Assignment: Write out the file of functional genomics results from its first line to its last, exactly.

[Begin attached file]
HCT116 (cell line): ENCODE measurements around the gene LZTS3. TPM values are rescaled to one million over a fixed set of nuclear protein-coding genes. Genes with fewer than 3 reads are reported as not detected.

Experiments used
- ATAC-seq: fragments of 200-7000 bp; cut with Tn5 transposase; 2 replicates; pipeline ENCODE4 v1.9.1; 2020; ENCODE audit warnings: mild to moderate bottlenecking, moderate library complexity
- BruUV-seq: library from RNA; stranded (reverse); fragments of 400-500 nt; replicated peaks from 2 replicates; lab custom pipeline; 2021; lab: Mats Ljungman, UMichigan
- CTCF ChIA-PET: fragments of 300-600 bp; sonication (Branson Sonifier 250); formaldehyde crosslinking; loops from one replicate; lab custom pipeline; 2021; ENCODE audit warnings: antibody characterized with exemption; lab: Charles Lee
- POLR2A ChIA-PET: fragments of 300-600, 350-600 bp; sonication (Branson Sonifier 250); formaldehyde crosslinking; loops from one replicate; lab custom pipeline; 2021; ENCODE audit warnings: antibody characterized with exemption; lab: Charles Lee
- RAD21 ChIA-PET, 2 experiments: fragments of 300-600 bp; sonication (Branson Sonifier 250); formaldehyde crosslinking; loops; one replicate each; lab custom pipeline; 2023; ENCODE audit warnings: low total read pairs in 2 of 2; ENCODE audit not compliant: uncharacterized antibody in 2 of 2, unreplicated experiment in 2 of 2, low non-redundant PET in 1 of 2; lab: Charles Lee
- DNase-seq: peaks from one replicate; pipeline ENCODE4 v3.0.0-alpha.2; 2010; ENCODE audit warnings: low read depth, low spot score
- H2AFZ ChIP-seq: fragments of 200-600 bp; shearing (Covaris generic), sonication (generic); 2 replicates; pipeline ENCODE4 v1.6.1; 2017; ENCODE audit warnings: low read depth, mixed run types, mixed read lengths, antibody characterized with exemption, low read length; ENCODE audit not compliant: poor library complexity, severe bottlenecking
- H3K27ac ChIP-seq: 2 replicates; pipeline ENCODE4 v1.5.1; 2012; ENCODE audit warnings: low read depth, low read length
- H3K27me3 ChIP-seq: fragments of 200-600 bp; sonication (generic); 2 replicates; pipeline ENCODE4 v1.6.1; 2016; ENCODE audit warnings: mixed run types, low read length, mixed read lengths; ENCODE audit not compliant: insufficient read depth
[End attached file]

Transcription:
HCT116 (cell line): ENCODE measurements around the gene LZTS3. TPM values are rescaled to one million over a fixed set of nuclear protein-coding genes. Genes with fewer than 3 reads are reported as not detected.

Experiments used
- ATAC-seq: fragments of 200-7000 bp; cut with Tn5 transposase; 2 replicates; pipeline ENCODE4 v1.9.1; 2020; ENCODE audit warnings: mild to moderate bottlenecking, moderate library complexity
- BruUV-seq: library from RNA; stranded (reverse); fragments of 400-500 nt; replicated peaks from 2 replicates; lab custom pipeline; 2021; lab: Mats Ljungman, UMichigan
- CTCF ChIA-PET: fragments of 300-600 bp; sonication (Branson Sonifier 250); formaldehyde crosslinking; loops from one replicate; lab custom pipeline; 2021; ENCODE audit warnings: antibody characterized with exemption; lab: Charles Lee
- POLR2A ChIA-PET: fragments of 300-600, 350-600 bp; sonication (Branson Sonifier 250); formaldehyde crosslinking; loops from one replicate; lab custom pipeline; 2021; ENCODE audit warnings: antibody characterized with exemption; lab: Charles Lee
- RAD21 ChIA-PET, 2 experiments: fragments of 300-600 bp; sonication (Branson Sonifier 250); formaldehyde crosslinking; loops; one replicate each; lab custom pipeline; 2023; ENCODE audit warnings: low total read pairs in 2 of 2; ENCODE audit not compliant: uncharacterized antibody in 2 of 2, unreplicated experiment in 2 of 2, low non-redundant PET in 1 of 2; lab: Charles Lee
- DNase-seq: peaks from one replicate; pipeline ENCODE4 v3.0.0-alpha.2; 2010; ENCODE audit warnings: low read depth, low spot score
- H2AFZ ChIP-seq: fragments of 200-600 bp; shearing (Covaris generic), sonication (generic); 2 replicates; pipeline ENCODE4 v1.6.1; 2017; ENCODE audit warnings: low read depth, mixed run types, mixed read lengths, antibody characterized with exemption, low read length; ENCODE audit not compliant: poor library complexity, severe bottlenecking
- H3K27ac ChIP-seq: 2 replicates; pipeline ENCODE4 v1.5.1; 2012; ENCODE audit warnings: low read depth, low read length
- H3K27me3 ChIP-seq: fragments of 200-600 bp; sonication (generic); 2 replicates; pipeline ENCODE4 v1.6.1; 2016; ENCODE audit warnings: mixed run types, low read length, mixed read lengths; ENCODE audit not compliant: insufficient read depth